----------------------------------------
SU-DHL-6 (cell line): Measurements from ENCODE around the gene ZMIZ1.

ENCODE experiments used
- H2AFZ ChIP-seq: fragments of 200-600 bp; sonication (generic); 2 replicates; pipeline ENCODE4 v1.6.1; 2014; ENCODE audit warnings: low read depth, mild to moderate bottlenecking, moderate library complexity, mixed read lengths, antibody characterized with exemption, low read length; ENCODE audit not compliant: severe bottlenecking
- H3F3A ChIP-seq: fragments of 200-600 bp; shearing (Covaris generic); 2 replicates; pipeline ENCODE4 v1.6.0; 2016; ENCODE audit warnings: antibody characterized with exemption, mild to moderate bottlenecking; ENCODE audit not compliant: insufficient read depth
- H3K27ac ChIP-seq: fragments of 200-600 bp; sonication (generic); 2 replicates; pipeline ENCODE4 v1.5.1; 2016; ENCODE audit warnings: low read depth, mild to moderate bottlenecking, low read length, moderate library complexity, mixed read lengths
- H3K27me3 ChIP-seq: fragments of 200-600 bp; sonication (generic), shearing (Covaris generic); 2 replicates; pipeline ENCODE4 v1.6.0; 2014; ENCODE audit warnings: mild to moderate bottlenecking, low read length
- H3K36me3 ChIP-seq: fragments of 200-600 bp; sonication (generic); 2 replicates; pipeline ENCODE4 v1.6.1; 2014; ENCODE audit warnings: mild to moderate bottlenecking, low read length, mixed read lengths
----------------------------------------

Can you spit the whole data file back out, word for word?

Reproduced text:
SU-DHL-6 (cell line): Measurements from ENCODE around the gene ZMIZ1.

ENCODE experiments used
- H2AFZ ChIP-seq: fragments of 200-600 bp; sonication (generic); 2 replicates; pipeline ENCODE4 v1.6.1; 2014; ENCODE audit warnings: low read depth, mild to moderate bottlenecking, moderate library complexity, mixed read lengths, antibody characterized with exemption, low read length; ENCODE audit not compliant: severe bottlenecking
- H3F3A ChIP-seq: fragments of 200-600 bp; shearing (Covaris generic); 2 replicates; pipeline ENCODE4 v1.6.0; 2016; ENCODE audit warnings: antibody characterized with exemption, mild to moderate bottlenecking; ENCODE audit not compliant: insufficient read depth
- H3K27ac ChIP-seq: fragments of 200-600 bp; sonication (generic); 2 replicates; pipeline ENCODE4 v1.5.1; 2016; ENCODE audit warnings: low read depth, mild to moderate bottlenecking, low read length, moderate library complexity, mixed read lengths
- H3K27me3 ChIP-seq: fragments of 200-600 bp; sonication (generic), shearing (Covaris generic); 2 replicates; pipeline ENCODE4 v1.6.0; 2014; ENCODE audit warnings: mild to moderate bottlenecking, low read length
- H3K36me3 ChIP-seq: fragments of 200-600 bp; sonication (generic); 2 replicates; pipeline ENCODE4 v1.6.1; 2014; ENCODE audit warnings: mild to moderate bottlenecking, low read length, mixed read lengths